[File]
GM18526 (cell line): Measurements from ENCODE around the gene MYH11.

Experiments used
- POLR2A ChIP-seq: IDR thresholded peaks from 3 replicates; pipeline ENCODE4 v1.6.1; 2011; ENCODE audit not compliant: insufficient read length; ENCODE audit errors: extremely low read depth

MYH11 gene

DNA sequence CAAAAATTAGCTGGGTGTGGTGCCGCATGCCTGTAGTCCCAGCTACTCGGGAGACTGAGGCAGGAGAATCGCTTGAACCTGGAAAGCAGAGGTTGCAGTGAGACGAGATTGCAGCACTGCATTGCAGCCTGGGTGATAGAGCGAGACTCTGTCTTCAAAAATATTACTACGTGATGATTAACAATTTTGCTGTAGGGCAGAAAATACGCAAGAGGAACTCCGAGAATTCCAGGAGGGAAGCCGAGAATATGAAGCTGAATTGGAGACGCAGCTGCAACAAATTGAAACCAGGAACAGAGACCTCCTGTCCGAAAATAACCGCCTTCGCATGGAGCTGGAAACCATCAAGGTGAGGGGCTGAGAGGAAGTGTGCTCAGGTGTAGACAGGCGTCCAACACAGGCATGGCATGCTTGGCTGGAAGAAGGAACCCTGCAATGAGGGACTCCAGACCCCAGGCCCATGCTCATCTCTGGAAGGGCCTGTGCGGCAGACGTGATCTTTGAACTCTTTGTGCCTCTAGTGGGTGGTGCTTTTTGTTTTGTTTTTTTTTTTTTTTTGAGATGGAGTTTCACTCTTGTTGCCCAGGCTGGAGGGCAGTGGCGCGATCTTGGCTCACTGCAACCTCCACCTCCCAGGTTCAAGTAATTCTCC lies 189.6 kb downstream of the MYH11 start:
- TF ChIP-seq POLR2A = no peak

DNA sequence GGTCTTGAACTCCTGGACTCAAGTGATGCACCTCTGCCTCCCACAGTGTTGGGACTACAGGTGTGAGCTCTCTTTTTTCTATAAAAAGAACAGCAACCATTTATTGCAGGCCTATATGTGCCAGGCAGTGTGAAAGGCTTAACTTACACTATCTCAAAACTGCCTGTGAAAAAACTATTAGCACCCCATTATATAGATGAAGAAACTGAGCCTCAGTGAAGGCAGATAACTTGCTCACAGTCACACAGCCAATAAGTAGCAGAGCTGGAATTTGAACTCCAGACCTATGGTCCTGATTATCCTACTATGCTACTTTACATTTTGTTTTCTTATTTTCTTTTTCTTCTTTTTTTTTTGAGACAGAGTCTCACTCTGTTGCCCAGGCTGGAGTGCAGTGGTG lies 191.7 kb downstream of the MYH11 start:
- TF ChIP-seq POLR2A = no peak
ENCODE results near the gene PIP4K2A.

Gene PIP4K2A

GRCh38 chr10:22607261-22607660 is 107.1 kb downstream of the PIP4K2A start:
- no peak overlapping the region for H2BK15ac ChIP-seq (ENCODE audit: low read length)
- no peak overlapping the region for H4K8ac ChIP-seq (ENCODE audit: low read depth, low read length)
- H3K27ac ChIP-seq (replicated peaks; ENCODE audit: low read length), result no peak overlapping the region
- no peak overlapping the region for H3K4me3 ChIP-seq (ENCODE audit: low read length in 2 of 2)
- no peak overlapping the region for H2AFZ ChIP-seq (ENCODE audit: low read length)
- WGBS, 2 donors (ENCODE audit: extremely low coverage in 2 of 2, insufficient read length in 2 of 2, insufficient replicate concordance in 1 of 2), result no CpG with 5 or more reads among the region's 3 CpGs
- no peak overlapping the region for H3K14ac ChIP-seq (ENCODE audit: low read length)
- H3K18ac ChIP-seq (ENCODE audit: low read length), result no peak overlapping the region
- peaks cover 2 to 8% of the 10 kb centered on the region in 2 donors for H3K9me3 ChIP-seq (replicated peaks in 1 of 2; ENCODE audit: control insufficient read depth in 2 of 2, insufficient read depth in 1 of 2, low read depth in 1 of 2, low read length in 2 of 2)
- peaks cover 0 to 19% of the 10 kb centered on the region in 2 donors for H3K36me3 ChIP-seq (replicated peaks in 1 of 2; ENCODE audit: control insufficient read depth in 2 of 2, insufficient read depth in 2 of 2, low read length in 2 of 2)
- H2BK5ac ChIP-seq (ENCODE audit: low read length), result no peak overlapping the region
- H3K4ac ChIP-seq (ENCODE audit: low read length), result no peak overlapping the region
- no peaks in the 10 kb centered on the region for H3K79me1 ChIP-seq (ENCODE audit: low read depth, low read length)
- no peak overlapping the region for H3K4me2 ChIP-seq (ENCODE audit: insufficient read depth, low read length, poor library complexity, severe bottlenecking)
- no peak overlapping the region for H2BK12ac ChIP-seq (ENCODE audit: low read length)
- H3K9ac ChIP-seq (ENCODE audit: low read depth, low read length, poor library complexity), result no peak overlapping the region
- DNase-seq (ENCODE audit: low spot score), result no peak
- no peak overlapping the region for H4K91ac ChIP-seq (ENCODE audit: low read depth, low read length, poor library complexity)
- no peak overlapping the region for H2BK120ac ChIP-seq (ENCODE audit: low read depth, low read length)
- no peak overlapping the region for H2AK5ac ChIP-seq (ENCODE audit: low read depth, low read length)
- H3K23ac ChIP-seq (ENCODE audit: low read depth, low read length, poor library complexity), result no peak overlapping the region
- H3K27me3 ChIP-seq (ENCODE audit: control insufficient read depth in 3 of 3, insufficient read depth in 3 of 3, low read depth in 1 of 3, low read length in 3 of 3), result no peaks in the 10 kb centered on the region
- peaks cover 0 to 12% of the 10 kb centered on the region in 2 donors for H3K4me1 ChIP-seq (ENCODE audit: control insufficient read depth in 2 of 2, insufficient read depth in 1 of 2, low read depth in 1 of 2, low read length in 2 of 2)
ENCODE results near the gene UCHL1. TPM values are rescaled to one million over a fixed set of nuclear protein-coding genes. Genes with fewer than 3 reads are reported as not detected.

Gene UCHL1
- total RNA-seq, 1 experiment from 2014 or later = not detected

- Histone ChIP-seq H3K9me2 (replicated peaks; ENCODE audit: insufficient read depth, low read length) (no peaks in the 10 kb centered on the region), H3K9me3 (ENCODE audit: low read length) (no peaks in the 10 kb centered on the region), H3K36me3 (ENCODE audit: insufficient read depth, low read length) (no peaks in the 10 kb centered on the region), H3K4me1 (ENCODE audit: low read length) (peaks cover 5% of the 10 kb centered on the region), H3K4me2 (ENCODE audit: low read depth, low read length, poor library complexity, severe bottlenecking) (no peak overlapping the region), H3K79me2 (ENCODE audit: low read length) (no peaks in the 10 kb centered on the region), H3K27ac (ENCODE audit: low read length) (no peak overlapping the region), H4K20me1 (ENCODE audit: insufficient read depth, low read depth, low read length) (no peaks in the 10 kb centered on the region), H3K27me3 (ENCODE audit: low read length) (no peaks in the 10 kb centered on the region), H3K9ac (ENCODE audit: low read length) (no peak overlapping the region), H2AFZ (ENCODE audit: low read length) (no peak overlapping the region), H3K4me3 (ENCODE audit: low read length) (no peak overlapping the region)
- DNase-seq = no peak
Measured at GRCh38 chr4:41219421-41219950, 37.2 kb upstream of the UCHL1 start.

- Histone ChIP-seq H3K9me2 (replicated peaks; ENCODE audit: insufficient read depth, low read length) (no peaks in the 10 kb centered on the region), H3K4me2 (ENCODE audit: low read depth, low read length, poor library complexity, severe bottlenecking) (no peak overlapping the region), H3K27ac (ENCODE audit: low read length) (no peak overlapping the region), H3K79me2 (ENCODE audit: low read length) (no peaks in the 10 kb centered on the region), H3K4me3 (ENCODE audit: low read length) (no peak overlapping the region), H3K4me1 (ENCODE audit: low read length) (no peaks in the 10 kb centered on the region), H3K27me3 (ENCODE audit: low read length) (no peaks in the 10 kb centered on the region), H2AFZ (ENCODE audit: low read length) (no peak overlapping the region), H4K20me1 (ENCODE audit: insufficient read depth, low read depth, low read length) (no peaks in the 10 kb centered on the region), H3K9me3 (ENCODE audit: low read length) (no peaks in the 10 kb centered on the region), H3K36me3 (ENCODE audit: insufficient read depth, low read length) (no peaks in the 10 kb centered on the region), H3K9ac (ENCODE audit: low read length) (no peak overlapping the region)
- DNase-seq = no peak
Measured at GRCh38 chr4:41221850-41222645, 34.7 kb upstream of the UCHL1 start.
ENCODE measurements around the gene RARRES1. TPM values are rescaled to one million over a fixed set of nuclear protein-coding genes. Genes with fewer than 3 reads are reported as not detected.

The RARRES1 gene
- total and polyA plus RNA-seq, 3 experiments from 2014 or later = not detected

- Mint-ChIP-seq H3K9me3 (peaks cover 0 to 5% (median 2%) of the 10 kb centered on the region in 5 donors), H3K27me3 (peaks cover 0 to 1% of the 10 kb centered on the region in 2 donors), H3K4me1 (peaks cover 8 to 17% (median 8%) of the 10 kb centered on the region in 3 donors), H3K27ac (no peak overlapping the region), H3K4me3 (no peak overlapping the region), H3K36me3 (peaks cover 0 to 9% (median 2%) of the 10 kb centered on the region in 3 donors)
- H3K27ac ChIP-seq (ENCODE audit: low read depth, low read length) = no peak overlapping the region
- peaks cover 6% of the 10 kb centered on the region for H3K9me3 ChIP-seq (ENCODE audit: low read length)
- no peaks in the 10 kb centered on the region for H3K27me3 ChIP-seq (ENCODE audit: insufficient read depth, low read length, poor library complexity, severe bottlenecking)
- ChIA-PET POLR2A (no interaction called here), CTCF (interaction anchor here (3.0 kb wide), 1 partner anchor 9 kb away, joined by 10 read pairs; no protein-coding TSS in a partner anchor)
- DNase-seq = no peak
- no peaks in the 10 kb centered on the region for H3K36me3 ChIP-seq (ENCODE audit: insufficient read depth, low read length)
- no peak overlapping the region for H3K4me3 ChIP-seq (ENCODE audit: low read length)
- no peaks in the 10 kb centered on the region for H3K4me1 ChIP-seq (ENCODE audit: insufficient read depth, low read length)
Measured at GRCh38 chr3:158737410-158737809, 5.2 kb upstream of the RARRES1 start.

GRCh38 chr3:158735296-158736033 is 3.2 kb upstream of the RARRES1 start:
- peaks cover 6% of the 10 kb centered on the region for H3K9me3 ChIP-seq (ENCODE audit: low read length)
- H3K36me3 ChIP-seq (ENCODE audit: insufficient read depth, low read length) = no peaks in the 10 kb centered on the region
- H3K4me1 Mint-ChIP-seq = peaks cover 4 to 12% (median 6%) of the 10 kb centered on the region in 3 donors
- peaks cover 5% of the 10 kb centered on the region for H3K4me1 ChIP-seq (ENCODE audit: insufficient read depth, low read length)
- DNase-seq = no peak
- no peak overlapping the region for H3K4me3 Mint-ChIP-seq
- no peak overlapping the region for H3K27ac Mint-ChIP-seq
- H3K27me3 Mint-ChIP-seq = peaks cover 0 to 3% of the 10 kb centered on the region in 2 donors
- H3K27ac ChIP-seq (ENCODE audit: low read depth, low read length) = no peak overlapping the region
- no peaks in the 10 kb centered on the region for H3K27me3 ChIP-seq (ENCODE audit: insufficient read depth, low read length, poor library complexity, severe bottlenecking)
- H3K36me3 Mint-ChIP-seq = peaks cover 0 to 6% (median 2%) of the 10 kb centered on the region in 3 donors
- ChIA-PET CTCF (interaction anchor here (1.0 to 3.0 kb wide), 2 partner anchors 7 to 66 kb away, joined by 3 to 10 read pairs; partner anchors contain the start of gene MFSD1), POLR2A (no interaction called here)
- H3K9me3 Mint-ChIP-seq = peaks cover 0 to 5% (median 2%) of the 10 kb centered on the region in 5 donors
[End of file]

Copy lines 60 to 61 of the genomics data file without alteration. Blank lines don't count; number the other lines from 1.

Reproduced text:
- H3K4me1 Mint-ChIP-seq = peaks cover 4 to 12% (median 6%) of the 10 kb centered on the region in 3 donors
- peaks cover 5% of the 10 kb centered on the region for H3K4me1 ChIP-seq (ENCODE audit: insufficient read depth, low read length)